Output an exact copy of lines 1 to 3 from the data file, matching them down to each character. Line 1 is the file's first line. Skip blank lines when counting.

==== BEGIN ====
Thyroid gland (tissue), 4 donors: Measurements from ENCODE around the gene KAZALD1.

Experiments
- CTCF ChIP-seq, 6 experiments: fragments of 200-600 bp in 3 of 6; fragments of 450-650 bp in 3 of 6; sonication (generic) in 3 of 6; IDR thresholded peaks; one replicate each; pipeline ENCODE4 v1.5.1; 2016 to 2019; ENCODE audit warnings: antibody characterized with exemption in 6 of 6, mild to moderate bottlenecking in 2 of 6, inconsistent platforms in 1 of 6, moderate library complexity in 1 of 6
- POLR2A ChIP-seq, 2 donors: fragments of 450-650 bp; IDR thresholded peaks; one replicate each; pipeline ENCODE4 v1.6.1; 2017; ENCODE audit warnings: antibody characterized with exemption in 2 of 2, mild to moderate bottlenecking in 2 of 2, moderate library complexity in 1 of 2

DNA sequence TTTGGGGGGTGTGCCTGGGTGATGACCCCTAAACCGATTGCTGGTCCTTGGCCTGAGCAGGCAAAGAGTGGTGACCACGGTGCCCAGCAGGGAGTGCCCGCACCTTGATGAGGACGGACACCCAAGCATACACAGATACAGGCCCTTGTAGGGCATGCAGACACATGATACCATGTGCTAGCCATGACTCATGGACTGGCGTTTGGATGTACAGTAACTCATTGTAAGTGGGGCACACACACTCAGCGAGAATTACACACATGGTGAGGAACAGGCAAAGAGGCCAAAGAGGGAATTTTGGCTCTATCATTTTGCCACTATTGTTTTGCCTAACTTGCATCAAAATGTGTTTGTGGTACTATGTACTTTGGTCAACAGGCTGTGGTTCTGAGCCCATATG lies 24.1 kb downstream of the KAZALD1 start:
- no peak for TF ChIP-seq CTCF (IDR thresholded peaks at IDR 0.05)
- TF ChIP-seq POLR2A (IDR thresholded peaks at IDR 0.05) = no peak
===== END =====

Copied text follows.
Thyroid gland (tissue), 4 donors: Measurements from ENCODE around the gene KAZALD1.

Experiments
- CTCF ChIP-seq, 6 experiments: fragments of 200-600 bp in 3 of 6; fragments of 450-650 bp in 3 of 6; sonication (generic) in 3 of 6; IDR thresholded peaks; one replicate each; pipeline ENCODE4 v1.5.1; 2016 to 2019; ENCODE audit warnings: antibody characterized with exemption in 6 of 6, mild to moderate bottlenecking in 2 of 6, inconsistent platforms in 1 of 6, moderate library complexity in 1 of 6